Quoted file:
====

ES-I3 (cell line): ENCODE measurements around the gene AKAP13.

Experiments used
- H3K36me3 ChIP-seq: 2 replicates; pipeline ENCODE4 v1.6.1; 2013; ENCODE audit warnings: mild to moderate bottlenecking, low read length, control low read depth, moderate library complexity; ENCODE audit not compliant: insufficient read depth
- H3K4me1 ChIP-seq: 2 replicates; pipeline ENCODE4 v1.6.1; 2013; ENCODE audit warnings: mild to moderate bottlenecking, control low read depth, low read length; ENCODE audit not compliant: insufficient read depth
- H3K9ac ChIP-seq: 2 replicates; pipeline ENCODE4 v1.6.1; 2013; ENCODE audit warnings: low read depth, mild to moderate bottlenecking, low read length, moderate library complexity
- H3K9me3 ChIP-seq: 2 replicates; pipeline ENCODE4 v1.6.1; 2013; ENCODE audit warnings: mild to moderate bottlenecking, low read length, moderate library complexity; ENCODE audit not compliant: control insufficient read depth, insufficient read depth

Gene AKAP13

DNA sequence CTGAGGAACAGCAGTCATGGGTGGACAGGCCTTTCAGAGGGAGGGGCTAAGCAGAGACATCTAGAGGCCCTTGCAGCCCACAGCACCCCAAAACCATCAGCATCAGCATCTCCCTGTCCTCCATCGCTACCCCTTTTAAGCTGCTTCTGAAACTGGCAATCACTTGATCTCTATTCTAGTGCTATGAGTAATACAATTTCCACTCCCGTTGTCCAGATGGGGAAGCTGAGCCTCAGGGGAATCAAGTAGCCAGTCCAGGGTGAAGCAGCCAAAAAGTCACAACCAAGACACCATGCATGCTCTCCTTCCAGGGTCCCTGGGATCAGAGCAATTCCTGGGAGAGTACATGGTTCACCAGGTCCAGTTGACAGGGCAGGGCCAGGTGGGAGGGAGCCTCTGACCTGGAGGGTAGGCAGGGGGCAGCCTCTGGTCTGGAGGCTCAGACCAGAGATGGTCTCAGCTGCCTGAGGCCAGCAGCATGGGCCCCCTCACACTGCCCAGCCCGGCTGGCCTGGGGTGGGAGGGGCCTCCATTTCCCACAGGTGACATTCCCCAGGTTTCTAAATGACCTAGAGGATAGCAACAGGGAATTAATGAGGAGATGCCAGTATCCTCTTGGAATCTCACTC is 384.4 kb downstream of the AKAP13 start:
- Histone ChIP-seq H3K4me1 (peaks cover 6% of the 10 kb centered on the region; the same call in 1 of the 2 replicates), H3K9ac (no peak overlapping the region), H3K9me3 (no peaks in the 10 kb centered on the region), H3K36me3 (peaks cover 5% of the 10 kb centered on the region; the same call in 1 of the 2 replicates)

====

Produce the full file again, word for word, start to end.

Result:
ES-I3 (cell line): ENCODE measurements around the gene AKAP13.

Experiments used
- H3K36me3 ChIP-seq: 2 replicates; pipeline ENCODE4 v1.6.1; 2013; ENCODE audit warnings: mild to moderate bottlenecking, low read length, control low read depth, moderate library complexity; ENCODE audit not compliant: insufficient read depth
- H3K4me1 ChIP-seq: 2 replicates; pipeline ENCODE4 v1.6.1; 2013; ENCODE audit warnings: mild to moderate bottlenecking, control low read depth, low read length; ENCODE audit not compliant: insufficient read depth
- H3K9ac ChIP-seq: 2 replicates; pipeline ENCODE4 v1.6.1; 2013; ENCODE audit warnings: low read depth, mild to moderate bottlenecking, low read length, moderate library complexity
- H3K9me3 ChIP-seq: 2 replicates; pipeline ENCODE4 v1.6.1; 2013; ENCODE audit warnings: mild to moderate bottlenecking, low read length, moderate library complexity; ENCODE audit not compliant: control insufficient read depth, insufficient read depth

Gene AKAP13

DNA sequence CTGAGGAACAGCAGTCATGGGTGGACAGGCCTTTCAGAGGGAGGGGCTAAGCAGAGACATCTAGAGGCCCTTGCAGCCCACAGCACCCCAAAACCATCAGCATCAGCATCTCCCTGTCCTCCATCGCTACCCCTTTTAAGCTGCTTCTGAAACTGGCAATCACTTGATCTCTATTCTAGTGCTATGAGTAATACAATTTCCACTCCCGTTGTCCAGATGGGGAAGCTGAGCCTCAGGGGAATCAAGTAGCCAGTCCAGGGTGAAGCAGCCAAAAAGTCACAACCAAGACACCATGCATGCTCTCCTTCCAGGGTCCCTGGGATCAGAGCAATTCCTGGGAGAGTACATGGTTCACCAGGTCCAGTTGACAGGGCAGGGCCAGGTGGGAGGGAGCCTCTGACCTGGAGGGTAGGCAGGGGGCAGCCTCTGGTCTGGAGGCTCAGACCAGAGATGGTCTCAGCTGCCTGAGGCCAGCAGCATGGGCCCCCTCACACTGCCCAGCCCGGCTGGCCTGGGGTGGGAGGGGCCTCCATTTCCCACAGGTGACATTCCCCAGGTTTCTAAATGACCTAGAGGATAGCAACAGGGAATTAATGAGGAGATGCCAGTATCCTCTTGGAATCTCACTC is 384.4 kb downstream of the AKAP13 start:
- Histone ChIP-seq H3K4me1 (peaks cover 6% of the 10 kb centered on the region; the same call in 1 of the 2 replicates), H3K9ac (no peak overlapping the region), H3K9me3 (no peaks in the 10 kb centered on the region), H3K36me3 (peaks cover 5% of the 10 kb centered on the region; the same call in 1 of the 2 replicates)